Job status notification is a difficult challenge that warrants careful planning and handling. Avoid the following typical mistakes when communicating job status information following the close of the deal:
Mistake # 1: Not being prepared.
Antidote: Get ready.
- Know specifically what your role and responsibilities are regarding this process.
- Thoroughly understand the three different categories of employees (continuing, transitional, and separated) and review the process for dealing with each scenario.
Mistake # 2: Not acting calm and relaxed.
Antidote: Be confident.
- As a leader, it is your job to make people as comfortable as possible throughout the job notification process. If you act calm and confident, they will be more likely to mirror your demeanor.
- Make eye contact when communicating the employee’s job status.
- Make sure your body language is relaxed and calm, yet confident.
Mistake # 3: Talking too much.
Antidote: Stick to the script.
- Be sure not to ask unnecessary questions that complicate the dialogue or lengthen the process. While questions are normally a good way to build rapport, this conversation is not the time to explore how the person is feeling or what they are thinking.
- Emotion may prevent people from listening as well as normal, so be clear and concise. Speak a little more slowly than you normally might.
- Remember that this conversation is not a debate. The decision has been made and you are simply responsible for communicating that decision effectively.
Mistake # 4: Spending too much time.
Antidote: Be brief.
- Job status notification conversations should be brief; no longer than five to ten minutes at most.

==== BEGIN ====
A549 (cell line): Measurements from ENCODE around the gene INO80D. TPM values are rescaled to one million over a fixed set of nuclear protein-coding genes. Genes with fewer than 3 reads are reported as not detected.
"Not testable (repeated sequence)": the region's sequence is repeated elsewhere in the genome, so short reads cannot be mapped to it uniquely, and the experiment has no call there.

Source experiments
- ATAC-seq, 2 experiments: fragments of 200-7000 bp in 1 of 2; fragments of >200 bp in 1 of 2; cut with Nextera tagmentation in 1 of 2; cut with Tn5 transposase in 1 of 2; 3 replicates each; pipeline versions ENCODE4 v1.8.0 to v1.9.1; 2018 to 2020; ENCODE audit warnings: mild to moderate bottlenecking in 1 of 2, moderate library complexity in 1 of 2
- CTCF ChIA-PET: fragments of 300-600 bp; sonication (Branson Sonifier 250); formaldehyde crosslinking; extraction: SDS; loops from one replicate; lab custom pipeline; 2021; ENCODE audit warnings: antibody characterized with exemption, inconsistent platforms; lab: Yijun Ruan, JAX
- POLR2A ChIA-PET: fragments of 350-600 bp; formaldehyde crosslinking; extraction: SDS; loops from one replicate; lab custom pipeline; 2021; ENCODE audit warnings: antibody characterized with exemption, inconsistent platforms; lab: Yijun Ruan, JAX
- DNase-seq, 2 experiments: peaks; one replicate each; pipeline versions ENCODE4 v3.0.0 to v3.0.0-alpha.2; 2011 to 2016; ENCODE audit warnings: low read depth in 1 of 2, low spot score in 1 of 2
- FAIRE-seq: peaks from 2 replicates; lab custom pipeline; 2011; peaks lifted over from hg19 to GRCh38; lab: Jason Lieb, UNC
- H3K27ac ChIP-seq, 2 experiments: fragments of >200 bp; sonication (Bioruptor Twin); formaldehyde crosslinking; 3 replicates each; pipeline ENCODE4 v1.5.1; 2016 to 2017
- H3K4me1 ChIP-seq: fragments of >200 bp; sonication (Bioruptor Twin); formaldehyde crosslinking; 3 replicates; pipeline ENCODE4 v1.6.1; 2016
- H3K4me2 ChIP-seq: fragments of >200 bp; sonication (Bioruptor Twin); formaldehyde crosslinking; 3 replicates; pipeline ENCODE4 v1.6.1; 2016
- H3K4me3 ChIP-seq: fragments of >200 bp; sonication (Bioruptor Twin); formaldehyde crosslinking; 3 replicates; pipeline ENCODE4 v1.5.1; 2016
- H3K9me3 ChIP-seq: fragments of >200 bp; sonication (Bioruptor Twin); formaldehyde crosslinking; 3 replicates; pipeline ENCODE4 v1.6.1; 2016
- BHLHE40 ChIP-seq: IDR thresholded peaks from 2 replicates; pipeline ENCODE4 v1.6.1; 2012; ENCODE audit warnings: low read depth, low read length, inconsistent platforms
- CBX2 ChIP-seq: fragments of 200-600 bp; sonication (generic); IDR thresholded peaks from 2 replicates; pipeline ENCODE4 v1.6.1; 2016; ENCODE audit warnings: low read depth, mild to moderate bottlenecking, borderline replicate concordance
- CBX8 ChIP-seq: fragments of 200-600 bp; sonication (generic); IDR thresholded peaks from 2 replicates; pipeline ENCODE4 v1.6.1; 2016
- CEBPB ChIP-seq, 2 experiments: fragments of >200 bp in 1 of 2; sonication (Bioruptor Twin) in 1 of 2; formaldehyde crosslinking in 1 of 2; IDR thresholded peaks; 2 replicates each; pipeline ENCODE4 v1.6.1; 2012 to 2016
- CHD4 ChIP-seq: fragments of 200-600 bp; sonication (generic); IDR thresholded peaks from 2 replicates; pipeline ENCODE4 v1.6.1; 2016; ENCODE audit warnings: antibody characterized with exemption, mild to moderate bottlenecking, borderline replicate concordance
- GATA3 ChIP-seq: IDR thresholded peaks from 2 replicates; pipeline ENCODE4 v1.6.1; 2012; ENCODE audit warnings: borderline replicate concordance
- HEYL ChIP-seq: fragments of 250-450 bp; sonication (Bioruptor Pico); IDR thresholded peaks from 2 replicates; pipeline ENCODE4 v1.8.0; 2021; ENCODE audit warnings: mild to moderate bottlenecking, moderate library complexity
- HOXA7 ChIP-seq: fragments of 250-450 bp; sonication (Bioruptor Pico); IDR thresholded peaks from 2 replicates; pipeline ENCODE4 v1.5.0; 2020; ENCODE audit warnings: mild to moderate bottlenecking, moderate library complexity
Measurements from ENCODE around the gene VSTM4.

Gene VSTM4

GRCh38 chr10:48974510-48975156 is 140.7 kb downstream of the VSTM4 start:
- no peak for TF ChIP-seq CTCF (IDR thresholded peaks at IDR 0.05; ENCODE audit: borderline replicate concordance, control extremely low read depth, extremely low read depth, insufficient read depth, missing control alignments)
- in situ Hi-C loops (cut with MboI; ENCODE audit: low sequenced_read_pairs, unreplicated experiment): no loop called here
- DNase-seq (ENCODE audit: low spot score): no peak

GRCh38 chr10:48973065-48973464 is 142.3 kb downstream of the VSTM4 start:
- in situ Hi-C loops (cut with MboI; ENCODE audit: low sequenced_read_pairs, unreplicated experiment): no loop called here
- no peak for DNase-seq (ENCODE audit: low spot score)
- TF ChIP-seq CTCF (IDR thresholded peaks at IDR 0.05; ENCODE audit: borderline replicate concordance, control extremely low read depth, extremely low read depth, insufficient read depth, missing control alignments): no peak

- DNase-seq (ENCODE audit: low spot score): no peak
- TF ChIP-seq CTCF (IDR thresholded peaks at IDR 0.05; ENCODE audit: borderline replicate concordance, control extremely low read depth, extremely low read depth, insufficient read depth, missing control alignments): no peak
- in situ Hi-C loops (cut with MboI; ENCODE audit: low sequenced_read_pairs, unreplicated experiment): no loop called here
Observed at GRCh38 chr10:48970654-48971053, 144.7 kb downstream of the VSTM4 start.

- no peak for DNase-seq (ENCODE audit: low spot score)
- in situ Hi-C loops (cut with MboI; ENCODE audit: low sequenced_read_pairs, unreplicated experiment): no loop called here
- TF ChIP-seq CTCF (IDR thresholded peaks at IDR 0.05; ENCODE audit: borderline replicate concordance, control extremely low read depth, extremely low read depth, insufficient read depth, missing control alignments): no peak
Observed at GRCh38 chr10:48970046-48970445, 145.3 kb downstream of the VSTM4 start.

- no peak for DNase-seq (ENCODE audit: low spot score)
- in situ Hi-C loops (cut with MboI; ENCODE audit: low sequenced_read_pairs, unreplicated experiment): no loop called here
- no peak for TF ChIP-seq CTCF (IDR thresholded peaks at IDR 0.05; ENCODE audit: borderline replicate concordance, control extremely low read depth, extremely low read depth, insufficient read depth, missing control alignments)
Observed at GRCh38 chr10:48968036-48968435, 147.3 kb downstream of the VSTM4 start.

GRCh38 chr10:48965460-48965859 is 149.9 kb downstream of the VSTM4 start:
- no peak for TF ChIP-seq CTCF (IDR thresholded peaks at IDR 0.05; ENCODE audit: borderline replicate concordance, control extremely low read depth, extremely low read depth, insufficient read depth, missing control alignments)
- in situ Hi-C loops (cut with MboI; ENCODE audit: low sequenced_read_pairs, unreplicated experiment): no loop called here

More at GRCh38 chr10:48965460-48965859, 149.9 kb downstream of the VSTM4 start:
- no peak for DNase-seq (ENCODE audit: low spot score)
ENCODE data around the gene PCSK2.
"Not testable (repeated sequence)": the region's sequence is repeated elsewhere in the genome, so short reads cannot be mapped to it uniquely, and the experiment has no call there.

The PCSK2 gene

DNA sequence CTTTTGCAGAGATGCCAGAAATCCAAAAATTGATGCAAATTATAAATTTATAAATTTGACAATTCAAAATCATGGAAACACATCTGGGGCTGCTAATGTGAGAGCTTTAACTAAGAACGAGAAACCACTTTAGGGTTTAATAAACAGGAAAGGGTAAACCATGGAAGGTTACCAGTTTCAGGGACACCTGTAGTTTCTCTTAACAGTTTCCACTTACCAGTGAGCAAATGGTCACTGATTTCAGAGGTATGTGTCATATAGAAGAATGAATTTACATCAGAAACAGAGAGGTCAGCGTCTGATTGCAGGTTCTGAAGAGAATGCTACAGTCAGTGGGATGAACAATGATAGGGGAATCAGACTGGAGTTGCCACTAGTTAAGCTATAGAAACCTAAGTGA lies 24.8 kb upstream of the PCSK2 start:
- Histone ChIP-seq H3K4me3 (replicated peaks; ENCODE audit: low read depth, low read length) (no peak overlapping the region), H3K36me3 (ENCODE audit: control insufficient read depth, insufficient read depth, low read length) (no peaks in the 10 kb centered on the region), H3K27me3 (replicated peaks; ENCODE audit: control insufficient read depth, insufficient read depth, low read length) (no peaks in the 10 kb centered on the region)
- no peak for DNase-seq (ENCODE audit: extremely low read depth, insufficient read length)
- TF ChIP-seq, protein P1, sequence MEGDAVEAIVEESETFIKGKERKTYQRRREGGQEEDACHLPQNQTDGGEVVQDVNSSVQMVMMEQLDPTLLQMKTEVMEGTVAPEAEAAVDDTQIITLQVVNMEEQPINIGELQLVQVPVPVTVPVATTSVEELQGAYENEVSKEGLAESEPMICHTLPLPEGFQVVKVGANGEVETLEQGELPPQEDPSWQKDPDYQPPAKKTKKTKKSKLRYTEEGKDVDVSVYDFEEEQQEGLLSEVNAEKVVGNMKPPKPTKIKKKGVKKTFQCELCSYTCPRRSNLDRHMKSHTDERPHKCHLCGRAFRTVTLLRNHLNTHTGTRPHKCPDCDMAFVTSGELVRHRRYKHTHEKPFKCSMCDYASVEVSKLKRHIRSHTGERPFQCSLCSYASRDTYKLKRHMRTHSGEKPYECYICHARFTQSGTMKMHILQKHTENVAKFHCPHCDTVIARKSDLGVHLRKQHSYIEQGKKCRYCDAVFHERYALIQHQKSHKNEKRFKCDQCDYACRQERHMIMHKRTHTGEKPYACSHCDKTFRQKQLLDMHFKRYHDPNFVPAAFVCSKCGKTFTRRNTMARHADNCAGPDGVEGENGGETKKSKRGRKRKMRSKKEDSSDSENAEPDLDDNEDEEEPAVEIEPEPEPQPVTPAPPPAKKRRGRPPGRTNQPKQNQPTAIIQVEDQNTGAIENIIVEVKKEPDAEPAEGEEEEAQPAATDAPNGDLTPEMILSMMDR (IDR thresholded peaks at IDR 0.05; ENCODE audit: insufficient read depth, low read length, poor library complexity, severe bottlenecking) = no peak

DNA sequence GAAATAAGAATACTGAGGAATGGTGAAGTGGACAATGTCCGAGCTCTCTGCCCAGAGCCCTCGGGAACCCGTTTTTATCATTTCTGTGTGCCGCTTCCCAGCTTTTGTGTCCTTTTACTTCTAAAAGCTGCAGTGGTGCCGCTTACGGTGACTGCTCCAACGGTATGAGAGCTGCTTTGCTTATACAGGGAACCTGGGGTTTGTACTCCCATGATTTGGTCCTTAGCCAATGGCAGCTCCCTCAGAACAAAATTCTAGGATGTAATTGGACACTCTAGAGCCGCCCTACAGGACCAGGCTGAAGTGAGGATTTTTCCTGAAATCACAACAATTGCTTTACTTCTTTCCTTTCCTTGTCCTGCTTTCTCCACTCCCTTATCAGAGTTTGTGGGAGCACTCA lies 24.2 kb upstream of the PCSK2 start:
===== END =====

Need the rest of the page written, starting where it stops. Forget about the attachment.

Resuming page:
- You are only responsible for communicating the job status decision, not all the details of separation, outplacement, transition agreements, or job offers, so just make sure you handle the actual decision communication well.
- If the employee refuses to leave or continues to ask questions beyond what is productive, simply say, “I’d like to end this meeting now. We have other resources that will answer your questions and help you with your concerns.”
Mistake # 5: Trying to be a specialist.
Antidote: Be an authentic leader.
- Don’t try to explain details you don’t fully understand. HR specialists will be present to cover the more complex questions related to benefits and compensation. They will also support you with responses to questions about transition agreements and job offers.
- Focus your time and attention on being an expert on the notification process, the quality of communication, and the interpersonal skill required to conduct these conversations with dignity, respect, and professionalism.
- By honest and authentic. If the employee asks questions you can’t answer, make a note and commit that someone will follow up with a response as soon as possible.
Mistake # 6: Responding to emotion with emotion.
Antidote: Be calm and compassionate.
- Be prepared for emotional reactions. You can expect a full range of responses, including denial, anger, fear, sadness, curiosity, frustration, confusion, and/or relief.
- Don’t try to prevent people from feeling these emotions. Emotions are there to help people work through the transition they are experiencing, so you should allow these emotions to do their work.
- Just make sure that you don’t allow their emotions to escalate your response. You may become the target of their emotion temporarily, but don’t take it personally. Just take a deep breath, compose yourself, and demonstrate respect and compassion for the pain they are feeling.
Mistake # 7: Feeling guilty...